There’s this little artisanal coffee shop downstairs where I have 10 to 15 minutes of bliss every day. I’ll go down there and order a cappuccino. Even the sound of the machine making it, oh my God, it makes me so happy. When I have that cappuccino, I feel like I can do anything. That’s my ritual every single morning. If I’m going to have caffeine at any point during the rest of the day, I’ll have some green tea.
On why she’s come to accept her perfectionism:
When I was recipe-testing for my book, my family was always so mad. “I see the stuff you’re making on your social media,” they’d say. “Why don’t you bring it to us? Share it with us?” That’s that pastry chef in me. Everything has to be exact. When you’re testing, you can post photos of anything that you’ve made because it might look beautiful. But if the flavors are just not there, you aren’t going to share it with people. I’m so picky. I don’t want to give anyone anything I’ve made if it’s not perfect.
On what she’s currently reading to inspire her cooking:
I love reading cookbooks. Right now, I’m reading Taste of Persia by Naomi Duguid. I’ve been crazy over Middle Eastern food lately. I cook so much from the Ottolenghi cookbook. I love Diana Henry’s A Change of Appetite.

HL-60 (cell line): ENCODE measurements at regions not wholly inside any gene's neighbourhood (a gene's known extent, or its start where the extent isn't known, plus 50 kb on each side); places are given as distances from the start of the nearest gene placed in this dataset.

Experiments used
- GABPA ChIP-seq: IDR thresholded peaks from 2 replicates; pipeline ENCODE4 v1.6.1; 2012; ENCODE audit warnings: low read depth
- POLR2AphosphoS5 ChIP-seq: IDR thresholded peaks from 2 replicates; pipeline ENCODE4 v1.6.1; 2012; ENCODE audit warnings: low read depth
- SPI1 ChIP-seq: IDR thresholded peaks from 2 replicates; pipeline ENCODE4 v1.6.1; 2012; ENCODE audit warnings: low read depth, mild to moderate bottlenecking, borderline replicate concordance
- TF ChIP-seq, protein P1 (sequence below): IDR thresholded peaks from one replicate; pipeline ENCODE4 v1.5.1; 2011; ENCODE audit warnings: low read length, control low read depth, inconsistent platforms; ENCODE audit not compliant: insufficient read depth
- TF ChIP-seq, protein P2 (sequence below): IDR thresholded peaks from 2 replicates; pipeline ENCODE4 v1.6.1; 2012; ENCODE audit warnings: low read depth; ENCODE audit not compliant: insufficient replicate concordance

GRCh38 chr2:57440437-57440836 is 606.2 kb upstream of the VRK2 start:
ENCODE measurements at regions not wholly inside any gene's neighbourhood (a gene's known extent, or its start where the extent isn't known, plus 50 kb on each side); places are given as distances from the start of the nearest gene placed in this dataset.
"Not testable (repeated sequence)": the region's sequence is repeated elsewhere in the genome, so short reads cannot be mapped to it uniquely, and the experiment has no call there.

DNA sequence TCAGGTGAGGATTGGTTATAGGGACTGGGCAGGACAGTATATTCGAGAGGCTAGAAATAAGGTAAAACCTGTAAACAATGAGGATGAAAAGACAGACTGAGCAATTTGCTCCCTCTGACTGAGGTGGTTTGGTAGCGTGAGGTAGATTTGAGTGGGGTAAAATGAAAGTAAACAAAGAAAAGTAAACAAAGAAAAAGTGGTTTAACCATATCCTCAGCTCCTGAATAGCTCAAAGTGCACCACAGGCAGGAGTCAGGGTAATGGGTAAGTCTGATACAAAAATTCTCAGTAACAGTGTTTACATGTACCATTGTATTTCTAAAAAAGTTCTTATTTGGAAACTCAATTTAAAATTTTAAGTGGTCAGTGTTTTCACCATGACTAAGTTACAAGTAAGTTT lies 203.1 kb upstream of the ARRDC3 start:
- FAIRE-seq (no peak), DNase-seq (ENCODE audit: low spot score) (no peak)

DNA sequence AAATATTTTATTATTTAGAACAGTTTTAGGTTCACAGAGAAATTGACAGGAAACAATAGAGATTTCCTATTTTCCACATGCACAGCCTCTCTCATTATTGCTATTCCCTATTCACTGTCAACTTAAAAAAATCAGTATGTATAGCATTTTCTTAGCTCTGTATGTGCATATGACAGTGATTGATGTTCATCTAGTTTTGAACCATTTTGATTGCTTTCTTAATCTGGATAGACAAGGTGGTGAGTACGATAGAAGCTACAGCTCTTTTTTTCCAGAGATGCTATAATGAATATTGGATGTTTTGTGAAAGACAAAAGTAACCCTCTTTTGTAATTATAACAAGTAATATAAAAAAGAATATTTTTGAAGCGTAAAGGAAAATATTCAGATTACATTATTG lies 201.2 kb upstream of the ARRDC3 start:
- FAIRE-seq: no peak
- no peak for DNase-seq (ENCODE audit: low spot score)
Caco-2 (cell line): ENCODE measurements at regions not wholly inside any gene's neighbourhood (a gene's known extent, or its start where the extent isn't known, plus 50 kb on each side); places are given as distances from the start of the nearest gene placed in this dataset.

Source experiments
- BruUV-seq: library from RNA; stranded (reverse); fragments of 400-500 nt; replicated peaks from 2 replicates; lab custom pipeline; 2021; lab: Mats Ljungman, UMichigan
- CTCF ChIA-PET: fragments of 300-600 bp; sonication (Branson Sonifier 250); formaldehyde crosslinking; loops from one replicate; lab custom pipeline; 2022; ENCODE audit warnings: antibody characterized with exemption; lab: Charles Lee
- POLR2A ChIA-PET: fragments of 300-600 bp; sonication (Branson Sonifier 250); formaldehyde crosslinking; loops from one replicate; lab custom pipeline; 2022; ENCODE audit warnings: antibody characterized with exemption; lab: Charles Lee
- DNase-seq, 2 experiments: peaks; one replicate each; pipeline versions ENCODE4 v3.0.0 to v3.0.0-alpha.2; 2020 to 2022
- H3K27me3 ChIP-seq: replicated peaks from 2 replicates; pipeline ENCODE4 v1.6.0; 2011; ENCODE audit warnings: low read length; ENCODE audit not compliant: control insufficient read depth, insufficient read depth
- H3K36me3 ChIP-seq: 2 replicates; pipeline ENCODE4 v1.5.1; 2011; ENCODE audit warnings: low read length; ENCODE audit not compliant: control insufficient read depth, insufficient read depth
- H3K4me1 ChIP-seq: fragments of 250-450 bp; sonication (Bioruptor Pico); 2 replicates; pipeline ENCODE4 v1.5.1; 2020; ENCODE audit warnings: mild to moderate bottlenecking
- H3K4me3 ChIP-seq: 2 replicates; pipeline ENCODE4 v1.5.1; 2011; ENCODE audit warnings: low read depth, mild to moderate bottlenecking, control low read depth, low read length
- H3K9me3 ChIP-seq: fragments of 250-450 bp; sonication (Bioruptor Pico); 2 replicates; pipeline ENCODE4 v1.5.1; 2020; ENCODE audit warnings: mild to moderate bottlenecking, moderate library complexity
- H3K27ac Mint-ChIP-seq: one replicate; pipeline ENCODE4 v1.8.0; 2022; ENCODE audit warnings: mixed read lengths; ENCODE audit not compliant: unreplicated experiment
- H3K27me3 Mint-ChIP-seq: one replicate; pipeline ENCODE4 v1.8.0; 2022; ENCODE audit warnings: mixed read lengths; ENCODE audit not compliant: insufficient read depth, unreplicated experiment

I’ve been cooking a lot of food from Central Asia and Iran. That region uses a lot of really subtle but delicious spices, a lot of dried fruits and nuts. I’m obsessed with pomegranate molasses, which is just the juice of fresh pomegranates cooked down into a really thick syrup. It’s very sour the way tamarind paste is, and in Iranian food it’s put in everything from meats to stews to desserts. I love it.
I just finished Eric Ripert’s book, 32 Yolks. Reading really helps me to stay inspired. Time is precious, so I hardly watch any TV.
On the profound fulfillment she gets from cooking for people she loves:
Cooking is really calming. It’s so rewarding when you get to share something you’ve made with someone, and you can see the expression on their face: They’re taken aback, they want more. I can’t describe it. You’re providing a service to somebody. Food is love. It’s a way to express love, a way to say, “I really care about you.” Even when it’s a stranger, it’s such a beautiful way to connect. You can be from any part of the world, and suddenly you’re connecting over a grandma, an aunt, something that happened on a Saturday, something you used to eat when you were young.
People love to share those memories. A lot of desserts in my cookbook are nostalgic desserts for that reason. Oatmeal cream pies, Concord grape pies, fruit roll-ups. People love that. I love baking those kinds of things because it takes you back to your childhood. You’re immediately catapulted back to a different time in your life.
This interview has been condensed and edited for clarity.